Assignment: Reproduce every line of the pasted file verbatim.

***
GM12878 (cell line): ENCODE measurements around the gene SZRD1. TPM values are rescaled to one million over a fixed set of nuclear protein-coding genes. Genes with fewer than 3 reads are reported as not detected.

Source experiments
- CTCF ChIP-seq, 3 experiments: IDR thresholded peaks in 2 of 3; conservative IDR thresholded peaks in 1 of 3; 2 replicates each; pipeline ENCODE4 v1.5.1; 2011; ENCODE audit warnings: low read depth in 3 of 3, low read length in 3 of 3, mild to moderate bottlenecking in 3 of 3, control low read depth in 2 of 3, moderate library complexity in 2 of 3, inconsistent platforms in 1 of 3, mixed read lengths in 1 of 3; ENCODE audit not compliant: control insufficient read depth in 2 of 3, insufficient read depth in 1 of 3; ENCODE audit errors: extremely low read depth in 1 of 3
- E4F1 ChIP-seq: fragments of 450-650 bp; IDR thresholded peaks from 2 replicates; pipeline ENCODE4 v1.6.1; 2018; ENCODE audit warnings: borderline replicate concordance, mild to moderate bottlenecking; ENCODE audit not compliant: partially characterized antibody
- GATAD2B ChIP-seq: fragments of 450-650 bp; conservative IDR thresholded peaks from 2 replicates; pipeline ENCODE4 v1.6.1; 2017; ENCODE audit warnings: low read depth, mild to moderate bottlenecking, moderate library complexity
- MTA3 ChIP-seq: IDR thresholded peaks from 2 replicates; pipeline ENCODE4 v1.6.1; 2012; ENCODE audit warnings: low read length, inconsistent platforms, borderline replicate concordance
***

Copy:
GM12878 (cell line): ENCODE measurements around the gene SZRD1. TPM values are rescaled to one million over a fixed set of nuclear protein-coding genes. Genes with fewer than 3 reads are reported as not detected.

Source experiments
- CTCF ChIP-seq, 3 experiments: IDR thresholded peaks in 2 of 3; conservative IDR thresholded peaks in 1 of 3; 2 replicates each; pipeline ENCODE4 v1.5.1; 2011; ENCODE audit warnings: low read depth in 3 of 3, low read length in 3 of 3, mild to moderate bottlenecking in 3 of 3, control low read depth in 2 of 3, moderate library complexity in 2 of 3, inconsistent platforms in 1 of 3, mixed read lengths in 1 of 3; ENCODE audit not compliant: control insufficient read depth in 2 of 3, insufficient read depth in 1 of 3; ENCODE audit errors: extremely low read depth in 1 of 3
- E4F1 ChIP-seq: fragments of 450-650 bp; IDR thresholded peaks from 2 replicates; pipeline ENCODE4 v1.6.1; 2018; ENCODE audit warnings: borderline replicate concordance, mild to moderate bottlenecking; ENCODE audit not compliant: partially characterized antibody
- GATAD2B ChIP-seq: fragments of 450-650 bp; conservative IDR thresholded peaks from 2 replicates; pipeline ENCODE4 v1.6.1; 2017; ENCODE audit warnings: low read depth, mild to moderate bottlenecking, moderate library complexity
- MTA3 ChIP-seq: IDR thresholded peaks from 2 replicates; pipeline ENCODE4 v1.6.1; 2012; ENCODE audit warnings: low read length, inconsistent platforms, borderline replicate concordance